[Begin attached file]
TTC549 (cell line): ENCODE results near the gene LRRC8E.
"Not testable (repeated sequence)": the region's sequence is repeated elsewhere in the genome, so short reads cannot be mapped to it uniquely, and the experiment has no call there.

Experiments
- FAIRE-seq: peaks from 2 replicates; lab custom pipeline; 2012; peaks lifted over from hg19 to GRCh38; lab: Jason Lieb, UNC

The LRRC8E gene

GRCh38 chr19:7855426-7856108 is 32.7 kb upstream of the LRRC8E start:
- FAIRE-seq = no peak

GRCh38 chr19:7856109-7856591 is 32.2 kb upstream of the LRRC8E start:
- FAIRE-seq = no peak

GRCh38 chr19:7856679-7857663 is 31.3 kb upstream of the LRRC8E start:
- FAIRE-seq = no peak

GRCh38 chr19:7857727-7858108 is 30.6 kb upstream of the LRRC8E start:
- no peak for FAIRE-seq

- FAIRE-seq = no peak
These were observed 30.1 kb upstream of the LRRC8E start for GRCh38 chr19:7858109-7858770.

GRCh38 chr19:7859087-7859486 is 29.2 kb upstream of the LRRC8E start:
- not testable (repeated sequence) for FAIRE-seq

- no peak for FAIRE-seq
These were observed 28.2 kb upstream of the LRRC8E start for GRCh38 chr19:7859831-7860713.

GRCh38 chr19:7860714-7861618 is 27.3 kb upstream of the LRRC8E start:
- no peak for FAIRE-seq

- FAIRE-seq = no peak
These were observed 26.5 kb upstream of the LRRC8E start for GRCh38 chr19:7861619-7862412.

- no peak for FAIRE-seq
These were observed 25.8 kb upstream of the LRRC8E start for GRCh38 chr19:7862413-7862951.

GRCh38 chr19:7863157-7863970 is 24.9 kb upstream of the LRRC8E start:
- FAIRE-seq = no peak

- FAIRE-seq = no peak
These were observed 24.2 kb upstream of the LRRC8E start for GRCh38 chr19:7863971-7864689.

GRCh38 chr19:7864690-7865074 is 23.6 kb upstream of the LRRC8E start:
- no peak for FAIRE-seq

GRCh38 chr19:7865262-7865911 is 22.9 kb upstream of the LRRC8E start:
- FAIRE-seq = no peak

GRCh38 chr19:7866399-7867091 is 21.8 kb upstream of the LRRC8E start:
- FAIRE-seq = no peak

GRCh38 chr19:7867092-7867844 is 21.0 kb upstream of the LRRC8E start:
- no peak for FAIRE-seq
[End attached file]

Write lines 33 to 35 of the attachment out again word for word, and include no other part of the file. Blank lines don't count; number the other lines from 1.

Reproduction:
- FAIRE-seq = no peak

GRCh38 chr19:7866399-7867091 is 21.8 kb upstream of the LRRC8E start:
- FAIRE-seq = no peak